Numerous tabulations of thermodynamic property data are available in the literature. For example, a very recent tabulation of thermodynamic data by Jacobsen, et al (1997) covers all of the cryogenic fluids of interest. Sufficient detail on the models used for each fluid is available so [Pg.171]

The most complete tabulation of thermodynamic data available for neon is given in a paper by Yendall [1]. In this paper, Yendall used the 102 experimental PVT observations of the Leiden Laboratory [2] made between 1915 and 1919 to compute an equation of state. This equation of state was a modification of the Beattie-Bridgeman and Benedict-Webb-Rubin equations and used twelve coefficients. [Pg.475]

Benson, L. V. Teague L. S. "A Tabulation of Thermodynamic Data for Chemical Reactions Involving 58 Elements Common to Radioactive Waste Package Systems, Topical Report No. 4 for Rockwell Hanford Operations, LBL-11448, Lawrence Berkeley Laboratory, University-ofCalifornia, Berkeley, California, 1980. [Pg.163]

Benson L.V., Teague L.S. (1980) A tabulation of thermodynamic data for chemical reactions involving 58 elements common to radioactive waste package systems. Report LBL-11448, Lawrence Berkeley Laboratory, Berkeley, USA, 97 p. [Pg.594]

JANAF = Joint Army Navy Air Force, a useful tabulation of thermodynamic data published by the (US) National Institute of Standards and Technology (see http //webbooks.nist.gov/chemistry). [Pg.210]

Note, in using Equations 50 and 53 above, that tabulations of thermodynamic data for electrolytes tend to employ a 1 molar ess concentration for all species in solution. For situations defined to have a standard-state pH value different from 0 (which corresponds to a 1 molar concentration of solvated protons), the standard-state chemical potentials for anions and cations are determined as [Pg.73]

We can calculate the standard free energy, AG°, of many reactions using tabulations of thermodynamic data. Consider the reaction between TiCU and CH, [Pg.497]

The enthalpies are relative to some reference temperature Tref. Standard tabulations of thermodynamic data (see Chapter 7) make it convenient to choose Tjef = 298 K, but choices of Tref = 0 K or Tref = 0°C are also common. The enthalpy terms will normally be replaced by temperature using [Pg.171]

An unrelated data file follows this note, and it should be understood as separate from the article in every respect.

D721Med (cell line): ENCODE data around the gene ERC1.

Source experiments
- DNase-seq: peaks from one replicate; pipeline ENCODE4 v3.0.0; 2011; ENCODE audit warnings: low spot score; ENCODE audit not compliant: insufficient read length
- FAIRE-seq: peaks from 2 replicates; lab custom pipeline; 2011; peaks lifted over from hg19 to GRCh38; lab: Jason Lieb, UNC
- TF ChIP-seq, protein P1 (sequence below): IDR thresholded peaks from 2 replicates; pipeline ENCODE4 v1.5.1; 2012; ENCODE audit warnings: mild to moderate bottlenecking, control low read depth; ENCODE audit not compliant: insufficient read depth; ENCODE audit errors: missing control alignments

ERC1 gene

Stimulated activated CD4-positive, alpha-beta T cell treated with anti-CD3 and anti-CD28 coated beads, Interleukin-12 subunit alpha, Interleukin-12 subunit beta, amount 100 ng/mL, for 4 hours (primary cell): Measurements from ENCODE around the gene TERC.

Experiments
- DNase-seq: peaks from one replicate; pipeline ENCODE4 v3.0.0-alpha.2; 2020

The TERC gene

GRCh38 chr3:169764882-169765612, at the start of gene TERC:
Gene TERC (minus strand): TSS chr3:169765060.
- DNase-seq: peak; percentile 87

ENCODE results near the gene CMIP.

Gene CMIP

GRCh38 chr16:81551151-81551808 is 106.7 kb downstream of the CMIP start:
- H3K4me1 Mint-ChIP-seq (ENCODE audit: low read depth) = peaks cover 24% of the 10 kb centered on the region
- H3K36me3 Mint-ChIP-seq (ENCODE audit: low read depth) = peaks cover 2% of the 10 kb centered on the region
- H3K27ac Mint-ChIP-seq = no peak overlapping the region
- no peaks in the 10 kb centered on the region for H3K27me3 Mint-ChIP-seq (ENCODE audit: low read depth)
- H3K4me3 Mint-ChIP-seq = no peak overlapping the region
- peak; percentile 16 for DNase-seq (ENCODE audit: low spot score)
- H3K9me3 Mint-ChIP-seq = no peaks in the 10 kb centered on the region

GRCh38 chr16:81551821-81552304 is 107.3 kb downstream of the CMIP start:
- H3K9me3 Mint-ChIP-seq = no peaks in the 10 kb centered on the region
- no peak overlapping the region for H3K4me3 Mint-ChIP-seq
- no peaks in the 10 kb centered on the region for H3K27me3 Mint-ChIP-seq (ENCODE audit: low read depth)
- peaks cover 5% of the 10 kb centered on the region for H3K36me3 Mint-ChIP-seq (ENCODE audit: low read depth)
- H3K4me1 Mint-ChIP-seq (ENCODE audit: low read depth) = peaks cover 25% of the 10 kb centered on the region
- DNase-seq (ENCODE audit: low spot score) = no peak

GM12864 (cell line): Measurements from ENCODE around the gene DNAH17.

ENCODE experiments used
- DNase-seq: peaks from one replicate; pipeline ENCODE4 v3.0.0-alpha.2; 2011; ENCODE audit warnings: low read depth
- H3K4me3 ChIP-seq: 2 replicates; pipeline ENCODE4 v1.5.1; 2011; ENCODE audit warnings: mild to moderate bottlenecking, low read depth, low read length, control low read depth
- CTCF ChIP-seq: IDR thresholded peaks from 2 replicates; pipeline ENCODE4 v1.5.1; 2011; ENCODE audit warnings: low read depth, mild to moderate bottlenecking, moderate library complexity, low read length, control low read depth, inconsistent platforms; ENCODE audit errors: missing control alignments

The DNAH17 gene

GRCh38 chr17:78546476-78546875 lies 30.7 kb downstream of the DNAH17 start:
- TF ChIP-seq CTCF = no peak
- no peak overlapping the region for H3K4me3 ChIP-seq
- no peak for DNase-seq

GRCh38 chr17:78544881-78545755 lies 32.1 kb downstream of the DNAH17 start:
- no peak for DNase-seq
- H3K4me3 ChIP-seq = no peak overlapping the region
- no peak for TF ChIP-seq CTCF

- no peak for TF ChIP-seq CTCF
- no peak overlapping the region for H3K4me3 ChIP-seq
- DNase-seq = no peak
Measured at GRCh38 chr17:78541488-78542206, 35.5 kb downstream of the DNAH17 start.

If we have a value of Aj.G° for a reaction at a given temperature, we can use equation (13.17) to calculate an equilibrium constant K. This means that the tabulation of thermodynamic data in Appendix D can serve as a direct source of countless equilibrium constant values at 298.15 K. Knowing the value of K for a reaction turns out to be extremely useful because, as we will see in Chapter 15, the value of K and a set of initial reaction conditions are all that we need to be able to predict the equilibrium composition of a system. [Pg.612]

The reverse rate constants for the elementary reactions used in the present work were caJculated from the forward rate constants and the equilibrium constant by assuming microscopic reversibility. Standard states used in tabulations of thermodynamic data are invariably at 1 atm and the temperature of the system. Since concentration units were required for rate constant calculations, a conversion between Kp and Kc was necessary. Values of Kp were taken from the JANAF Thermochemical tables (1984). Kc was calculated from the expression [Pg.268]

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